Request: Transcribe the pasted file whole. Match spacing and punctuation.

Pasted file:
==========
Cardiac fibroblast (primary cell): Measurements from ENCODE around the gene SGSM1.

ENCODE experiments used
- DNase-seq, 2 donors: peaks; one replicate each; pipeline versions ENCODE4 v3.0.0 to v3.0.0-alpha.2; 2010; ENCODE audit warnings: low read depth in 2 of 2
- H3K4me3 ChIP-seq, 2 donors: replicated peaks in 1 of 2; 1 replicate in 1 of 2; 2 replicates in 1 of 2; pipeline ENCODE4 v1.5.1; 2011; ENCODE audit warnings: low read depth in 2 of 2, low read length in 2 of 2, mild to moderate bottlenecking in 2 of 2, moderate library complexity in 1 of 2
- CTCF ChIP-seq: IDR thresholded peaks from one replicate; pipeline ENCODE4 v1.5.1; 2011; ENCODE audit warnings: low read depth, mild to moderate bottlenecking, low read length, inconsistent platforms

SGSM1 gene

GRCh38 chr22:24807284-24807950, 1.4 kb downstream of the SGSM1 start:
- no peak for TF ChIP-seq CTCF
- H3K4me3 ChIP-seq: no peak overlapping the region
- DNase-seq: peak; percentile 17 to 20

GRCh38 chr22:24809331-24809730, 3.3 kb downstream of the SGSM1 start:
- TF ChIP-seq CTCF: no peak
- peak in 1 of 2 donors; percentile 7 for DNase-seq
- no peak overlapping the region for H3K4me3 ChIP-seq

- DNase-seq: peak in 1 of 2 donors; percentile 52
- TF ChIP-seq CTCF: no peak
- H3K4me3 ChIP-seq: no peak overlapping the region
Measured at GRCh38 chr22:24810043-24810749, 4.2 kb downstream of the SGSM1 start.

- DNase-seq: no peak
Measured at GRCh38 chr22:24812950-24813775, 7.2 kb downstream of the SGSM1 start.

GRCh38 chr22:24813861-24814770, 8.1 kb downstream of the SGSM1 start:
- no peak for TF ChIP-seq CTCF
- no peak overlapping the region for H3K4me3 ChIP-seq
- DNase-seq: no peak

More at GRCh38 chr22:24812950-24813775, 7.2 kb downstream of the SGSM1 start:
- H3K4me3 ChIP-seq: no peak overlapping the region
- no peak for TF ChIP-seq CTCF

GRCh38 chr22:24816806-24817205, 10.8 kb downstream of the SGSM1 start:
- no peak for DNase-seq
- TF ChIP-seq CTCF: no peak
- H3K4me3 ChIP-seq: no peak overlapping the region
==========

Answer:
Cardiac fibroblast (primary cell): Measurements from ENCODE around the gene SGSM1.

ENCODE experiments used
- DNase-seq, 2 donors: peaks; one replicate each; pipeline versions ENCODE4 v3.0.0 to v3.0.0-alpha.2; 2010; ENCODE audit warnings: low read depth in 2 of 2
- H3K4me3 ChIP-seq, 2 donors: replicated peaks in 1 of 2; 1 replicate in 1 of 2; 2 replicates in 1 of 2; pipeline ENCODE4 v1.5.1; 2011; ENCODE audit warnings: low read depth in 2 of 2, low read length in 2 of 2, mild to moderate bottlenecking in 2 of 2, moderate library complexity in 1 of 2
- CTCF ChIP-seq: IDR thresholded peaks from one replicate; pipeline ENCODE4 v1.5.1; 2011; ENCODE audit warnings: low read depth, mild to moderate bottlenecking, low read length, inconsistent platforms

SGSM1 gene

GRCh38 chr22:24807284-24807950, 1.4 kb downstream of the SGSM1 start:
- no peak for TF ChIP-seq CTCF
- H3K4me3 ChIP-seq: no peak overlapping the region
- DNase-seq: peak; percentile 17 to 20

GRCh38 chr22:24809331-24809730, 3.3 kb downstream of the SGSM1 start:
- TF ChIP-seq CTCF: no peak
- peak in 1 of 2 donors; percentile 7 for DNase-seq
- no peak overlapping the region for H3K4me3 ChIP-seq

- DNase-seq: peak in 1 of 2 donors; percentile 52
- TF ChIP-seq CTCF: no peak
- H3K4me3 ChIP-seq: no peak overlapping the region
Measured at GRCh38 chr22:24810043-24810749, 4.2 kb downstream of the SGSM1 start.

- DNase-seq: no peak
Measured at GRCh38 chr22:24812950-24813775, 7.2 kb downstream of the SGSM1 start.

GRCh38 chr22:24813861-24814770, 8.1 kb downstream of the SGSM1 start:
- no peak for TF ChIP-seq CTCF
- no peak overlapping the region for H3K4me3 ChIP-seq
- DNase-seq: no peak

More at GRCh38 chr22:24812950-24813775, 7.2 kb downstream of the SGSM1 start:
- H3K4me3 ChIP-seq: no peak overlapping the region
- no peak for TF ChIP-seq CTCF

GRCh38 chr22:24816806-24817205, 10.8 kb downstream of the SGSM1 start:
- no peak for DNase-seq
- TF ChIP-seq CTCF: no peak
- H3K4me3 ChIP-seq: no peak overlapping the region